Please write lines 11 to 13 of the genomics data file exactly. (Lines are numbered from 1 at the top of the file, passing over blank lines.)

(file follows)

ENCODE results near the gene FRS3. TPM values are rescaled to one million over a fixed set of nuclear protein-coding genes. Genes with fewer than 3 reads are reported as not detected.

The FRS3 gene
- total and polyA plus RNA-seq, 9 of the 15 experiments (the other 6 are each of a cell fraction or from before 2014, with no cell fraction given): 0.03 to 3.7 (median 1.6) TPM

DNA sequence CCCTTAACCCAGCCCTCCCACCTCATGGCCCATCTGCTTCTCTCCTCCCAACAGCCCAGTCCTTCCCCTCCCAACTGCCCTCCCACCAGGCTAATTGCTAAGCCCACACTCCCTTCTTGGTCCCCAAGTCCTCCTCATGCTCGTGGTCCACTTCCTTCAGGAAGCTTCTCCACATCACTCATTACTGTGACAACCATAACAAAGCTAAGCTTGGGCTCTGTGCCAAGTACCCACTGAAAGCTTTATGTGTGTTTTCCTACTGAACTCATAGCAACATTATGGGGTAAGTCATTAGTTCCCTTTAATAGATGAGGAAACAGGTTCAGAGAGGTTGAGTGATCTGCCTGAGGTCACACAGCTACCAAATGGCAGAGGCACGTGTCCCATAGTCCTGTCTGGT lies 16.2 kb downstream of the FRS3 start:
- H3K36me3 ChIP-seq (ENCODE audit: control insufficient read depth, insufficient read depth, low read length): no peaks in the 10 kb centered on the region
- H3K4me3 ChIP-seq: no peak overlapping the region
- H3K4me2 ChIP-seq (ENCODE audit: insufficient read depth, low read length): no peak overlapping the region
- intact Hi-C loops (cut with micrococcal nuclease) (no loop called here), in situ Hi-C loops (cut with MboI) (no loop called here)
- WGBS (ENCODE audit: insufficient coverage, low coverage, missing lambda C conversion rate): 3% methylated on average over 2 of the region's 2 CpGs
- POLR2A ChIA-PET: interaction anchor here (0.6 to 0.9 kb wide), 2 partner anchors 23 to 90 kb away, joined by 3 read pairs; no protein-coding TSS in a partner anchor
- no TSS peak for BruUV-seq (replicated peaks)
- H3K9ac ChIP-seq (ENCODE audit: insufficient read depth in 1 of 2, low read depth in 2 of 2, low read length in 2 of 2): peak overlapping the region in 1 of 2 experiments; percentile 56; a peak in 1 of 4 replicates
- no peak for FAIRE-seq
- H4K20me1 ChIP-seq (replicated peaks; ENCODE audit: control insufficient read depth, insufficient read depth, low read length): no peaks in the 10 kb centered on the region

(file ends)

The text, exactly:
- no TSS peak for BruUV-seq (replicated peaks)
- H3K9ac ChIP-seq (ENCODE audit: insufficient read depth in 1 of 2, low read depth in 2 of 2, low read length in 2 of 2): peak overlapping the region in 1 of 2 experiments; percentile 56; a peak in 1 of 4 replicates
- no peak for FAIRE-seq